BATON ROUGE, La. (WAFB) - To say the 2020 hurricane season has been a busy one is an understatement.
As of Monday, Sept. 14, the National Hurricane Center was reporting five tropical cyclones in the Atlantic Basin.
A tropical cyclone is defined as a tropical low-pressure system being a Tropical Depression or stronger.
Monday’s activity marks only the second time in recorded history that five or more tropical cyclones have existed simultaneously in the Atlantic.
The only year with a higher number is 1971. During a stretch of two days, Sept. 11 to Sept. 12, the Atlantic Basin had six tropical cyclones.
WAFB’s First Alert Storm Team is tracking another “area to watch” just off the coast of Africa. This tropical wave has a short amount of time to take the total from five to six.
That’s because Tropical Depression Rene is forecast to dissipate late Monday or early Tuesday, Sept. 15, and Sally is forecast to degenerate by Thursday, Sept. 17 as it moves inland.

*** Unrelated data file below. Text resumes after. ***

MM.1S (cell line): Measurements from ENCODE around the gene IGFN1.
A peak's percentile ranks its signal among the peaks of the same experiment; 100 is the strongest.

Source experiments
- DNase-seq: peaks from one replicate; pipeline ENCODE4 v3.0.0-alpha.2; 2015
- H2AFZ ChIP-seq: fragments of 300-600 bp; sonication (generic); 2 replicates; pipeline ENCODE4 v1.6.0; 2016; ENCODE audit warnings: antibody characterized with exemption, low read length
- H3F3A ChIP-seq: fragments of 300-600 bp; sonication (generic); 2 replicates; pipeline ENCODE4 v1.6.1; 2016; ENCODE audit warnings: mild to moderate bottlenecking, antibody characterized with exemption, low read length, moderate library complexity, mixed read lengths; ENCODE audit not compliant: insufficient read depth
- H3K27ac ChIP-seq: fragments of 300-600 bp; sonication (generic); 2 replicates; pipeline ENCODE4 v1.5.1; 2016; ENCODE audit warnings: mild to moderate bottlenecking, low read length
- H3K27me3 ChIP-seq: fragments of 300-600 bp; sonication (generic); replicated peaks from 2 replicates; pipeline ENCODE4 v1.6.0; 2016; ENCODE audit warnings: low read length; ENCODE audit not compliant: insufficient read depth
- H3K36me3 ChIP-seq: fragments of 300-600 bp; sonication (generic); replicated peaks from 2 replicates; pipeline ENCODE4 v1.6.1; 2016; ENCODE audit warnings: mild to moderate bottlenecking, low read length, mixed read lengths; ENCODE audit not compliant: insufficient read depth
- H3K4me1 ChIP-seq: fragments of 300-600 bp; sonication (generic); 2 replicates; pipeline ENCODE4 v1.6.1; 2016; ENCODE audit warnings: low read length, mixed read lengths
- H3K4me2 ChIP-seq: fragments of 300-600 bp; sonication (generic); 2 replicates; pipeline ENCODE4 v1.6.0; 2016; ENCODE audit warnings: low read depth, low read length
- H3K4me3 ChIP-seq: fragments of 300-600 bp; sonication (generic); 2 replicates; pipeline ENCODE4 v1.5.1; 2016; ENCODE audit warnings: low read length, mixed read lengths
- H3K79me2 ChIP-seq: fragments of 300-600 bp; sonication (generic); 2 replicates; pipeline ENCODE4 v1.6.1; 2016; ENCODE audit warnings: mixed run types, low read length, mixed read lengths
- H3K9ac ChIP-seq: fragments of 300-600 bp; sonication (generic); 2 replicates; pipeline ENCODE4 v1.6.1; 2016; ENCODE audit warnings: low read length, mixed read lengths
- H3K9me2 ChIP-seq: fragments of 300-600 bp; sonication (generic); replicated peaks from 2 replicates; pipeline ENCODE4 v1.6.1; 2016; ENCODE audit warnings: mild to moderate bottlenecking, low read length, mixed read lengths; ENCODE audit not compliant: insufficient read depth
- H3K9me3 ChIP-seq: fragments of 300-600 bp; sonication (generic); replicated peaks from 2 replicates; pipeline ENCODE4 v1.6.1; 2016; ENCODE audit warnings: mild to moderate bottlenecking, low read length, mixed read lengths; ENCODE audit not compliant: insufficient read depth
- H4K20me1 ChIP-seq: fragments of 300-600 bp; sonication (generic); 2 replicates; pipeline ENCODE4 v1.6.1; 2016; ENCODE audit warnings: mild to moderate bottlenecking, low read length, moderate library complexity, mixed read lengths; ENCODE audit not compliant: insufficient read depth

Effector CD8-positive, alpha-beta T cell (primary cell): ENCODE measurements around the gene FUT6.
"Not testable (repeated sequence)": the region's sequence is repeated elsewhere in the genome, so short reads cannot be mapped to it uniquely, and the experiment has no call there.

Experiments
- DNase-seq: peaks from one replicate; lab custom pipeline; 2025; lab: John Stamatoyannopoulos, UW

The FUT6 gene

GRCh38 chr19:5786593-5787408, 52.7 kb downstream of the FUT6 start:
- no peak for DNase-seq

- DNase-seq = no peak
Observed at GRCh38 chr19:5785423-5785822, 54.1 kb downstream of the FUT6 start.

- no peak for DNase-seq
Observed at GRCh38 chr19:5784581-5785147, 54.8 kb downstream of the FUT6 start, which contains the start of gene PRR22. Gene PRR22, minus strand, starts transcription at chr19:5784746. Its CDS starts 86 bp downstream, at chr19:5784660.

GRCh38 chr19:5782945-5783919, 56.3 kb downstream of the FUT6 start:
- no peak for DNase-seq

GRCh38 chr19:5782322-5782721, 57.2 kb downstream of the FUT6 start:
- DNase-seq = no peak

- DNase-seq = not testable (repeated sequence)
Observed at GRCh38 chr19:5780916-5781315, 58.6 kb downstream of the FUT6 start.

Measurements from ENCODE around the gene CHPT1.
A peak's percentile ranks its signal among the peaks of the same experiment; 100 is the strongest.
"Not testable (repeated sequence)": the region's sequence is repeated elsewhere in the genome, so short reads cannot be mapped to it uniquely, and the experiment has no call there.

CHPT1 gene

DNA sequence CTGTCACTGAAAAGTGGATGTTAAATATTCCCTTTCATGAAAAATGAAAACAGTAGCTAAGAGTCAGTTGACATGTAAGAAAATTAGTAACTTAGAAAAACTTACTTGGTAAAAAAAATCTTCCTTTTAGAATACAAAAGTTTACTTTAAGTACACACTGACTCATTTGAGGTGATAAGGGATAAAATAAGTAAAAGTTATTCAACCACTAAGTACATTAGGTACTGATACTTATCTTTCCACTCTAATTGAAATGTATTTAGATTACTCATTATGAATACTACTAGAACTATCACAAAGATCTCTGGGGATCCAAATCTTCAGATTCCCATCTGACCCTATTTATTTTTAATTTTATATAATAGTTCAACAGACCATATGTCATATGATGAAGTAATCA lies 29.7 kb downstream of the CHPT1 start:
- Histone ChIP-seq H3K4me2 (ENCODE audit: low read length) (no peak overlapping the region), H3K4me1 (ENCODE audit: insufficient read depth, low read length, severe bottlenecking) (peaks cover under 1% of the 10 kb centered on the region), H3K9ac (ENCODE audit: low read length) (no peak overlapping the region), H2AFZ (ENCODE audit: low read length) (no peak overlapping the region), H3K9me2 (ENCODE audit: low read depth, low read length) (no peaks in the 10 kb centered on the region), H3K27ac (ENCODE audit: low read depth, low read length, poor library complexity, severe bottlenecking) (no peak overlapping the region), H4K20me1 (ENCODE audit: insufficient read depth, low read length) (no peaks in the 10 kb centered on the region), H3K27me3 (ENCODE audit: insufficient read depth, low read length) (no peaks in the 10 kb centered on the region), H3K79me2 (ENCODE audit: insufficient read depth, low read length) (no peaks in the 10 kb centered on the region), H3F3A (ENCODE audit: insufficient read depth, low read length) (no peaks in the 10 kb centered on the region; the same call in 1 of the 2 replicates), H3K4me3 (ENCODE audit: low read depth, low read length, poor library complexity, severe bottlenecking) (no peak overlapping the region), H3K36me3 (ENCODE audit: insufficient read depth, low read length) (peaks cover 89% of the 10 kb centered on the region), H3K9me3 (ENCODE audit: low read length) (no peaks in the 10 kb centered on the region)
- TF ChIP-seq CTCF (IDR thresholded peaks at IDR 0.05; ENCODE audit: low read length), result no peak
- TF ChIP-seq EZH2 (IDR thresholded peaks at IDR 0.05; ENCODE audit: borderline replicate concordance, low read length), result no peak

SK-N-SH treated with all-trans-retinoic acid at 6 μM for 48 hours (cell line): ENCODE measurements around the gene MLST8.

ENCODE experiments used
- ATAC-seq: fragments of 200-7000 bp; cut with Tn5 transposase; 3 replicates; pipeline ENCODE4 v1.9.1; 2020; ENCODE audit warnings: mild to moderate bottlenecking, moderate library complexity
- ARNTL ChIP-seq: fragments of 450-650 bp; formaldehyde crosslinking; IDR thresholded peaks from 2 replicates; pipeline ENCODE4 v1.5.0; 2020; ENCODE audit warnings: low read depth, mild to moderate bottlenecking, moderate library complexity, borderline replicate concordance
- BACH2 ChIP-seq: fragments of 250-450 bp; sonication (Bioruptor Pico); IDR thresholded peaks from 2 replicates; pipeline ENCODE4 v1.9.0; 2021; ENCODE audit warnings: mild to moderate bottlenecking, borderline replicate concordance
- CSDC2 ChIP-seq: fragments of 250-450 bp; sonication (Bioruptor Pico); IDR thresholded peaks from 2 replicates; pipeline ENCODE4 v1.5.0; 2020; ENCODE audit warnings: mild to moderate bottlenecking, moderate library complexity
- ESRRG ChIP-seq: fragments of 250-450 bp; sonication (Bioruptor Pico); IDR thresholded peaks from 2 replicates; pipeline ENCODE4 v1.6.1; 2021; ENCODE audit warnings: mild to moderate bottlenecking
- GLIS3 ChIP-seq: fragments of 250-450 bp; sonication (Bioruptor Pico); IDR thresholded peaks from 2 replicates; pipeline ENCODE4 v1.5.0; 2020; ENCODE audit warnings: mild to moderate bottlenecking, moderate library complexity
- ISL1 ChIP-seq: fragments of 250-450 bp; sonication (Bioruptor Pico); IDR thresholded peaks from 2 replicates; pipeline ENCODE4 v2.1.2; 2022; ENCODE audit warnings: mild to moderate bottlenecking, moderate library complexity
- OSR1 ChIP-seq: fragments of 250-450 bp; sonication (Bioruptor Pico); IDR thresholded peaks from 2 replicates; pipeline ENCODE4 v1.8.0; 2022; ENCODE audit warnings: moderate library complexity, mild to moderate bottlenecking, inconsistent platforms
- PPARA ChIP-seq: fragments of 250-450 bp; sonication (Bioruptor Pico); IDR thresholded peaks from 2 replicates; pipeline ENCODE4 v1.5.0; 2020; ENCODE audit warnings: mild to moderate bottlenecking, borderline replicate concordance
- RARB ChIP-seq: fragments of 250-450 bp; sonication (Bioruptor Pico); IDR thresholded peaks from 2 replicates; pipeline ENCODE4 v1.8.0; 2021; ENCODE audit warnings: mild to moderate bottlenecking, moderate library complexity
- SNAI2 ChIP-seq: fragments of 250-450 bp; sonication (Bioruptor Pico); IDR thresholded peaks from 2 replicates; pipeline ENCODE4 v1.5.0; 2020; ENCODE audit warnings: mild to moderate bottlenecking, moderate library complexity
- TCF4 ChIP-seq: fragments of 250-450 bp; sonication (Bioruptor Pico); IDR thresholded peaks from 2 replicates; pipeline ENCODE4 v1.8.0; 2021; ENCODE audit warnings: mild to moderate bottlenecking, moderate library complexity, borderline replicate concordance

Having four cyclones at the same time is not as rare. In fact, six times in the last 60 years the tropical Atlantic has seen four named storms (tropical storm or stronger) simultaneously.
The formation of Tropical Storm Teddy Monday morning continues the streak of earliest formations of named storms. Every letter storm since Edouard has been the earliest form of that particular letter.
The old record for "T" named storm was Oct. 4, 2005, during the hyperactive 2005 Atlantic hurricane season. Two names are now left, Vicky and Wilfred, before the National Hurricane Center will have to start using the Greek alphabet.
That has only happened once, 2005, when there were 28 named storms concluding with Tropical Storm Zeta.
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